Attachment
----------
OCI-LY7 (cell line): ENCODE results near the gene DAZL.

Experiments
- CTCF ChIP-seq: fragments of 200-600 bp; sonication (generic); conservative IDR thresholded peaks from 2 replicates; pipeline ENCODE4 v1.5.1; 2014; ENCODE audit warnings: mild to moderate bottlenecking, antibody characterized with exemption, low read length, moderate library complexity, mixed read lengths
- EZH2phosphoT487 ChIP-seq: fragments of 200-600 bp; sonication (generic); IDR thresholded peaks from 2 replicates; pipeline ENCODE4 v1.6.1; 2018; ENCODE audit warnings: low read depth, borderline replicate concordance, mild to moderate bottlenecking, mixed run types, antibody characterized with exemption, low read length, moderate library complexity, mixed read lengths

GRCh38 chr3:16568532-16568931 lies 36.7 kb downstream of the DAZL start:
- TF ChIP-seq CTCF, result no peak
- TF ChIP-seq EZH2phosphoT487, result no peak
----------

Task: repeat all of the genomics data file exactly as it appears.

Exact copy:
OCI-LY7 (cell line): ENCODE results near the gene DAZL.

Experiments
- CTCF ChIP-seq: fragments of 200-600 bp; sonication (generic); conservative IDR thresholded peaks from 2 replicates; pipeline ENCODE4 v1.5.1; 2014; ENCODE audit warnings: mild to moderate bottlenecking, antibody characterized with exemption, low read length, moderate library complexity, mixed read lengths
- EZH2phosphoT487 ChIP-seq: fragments of 200-600 bp; sonication (generic); IDR thresholded peaks from 2 replicates; pipeline ENCODE4 v1.6.1; 2018; ENCODE audit warnings: low read depth, borderline replicate concordance, mild to moderate bottlenecking, mixed run types, antibody characterized with exemption, low read length, moderate library complexity, mixed read lengths

GRCh38 chr3:16568532-16568931 lies 36.7 kb downstream of the DAZL start:
- TF ChIP-seq CTCF, result no peak
- TF ChIP-seq EZH2phosphoT487, result no peak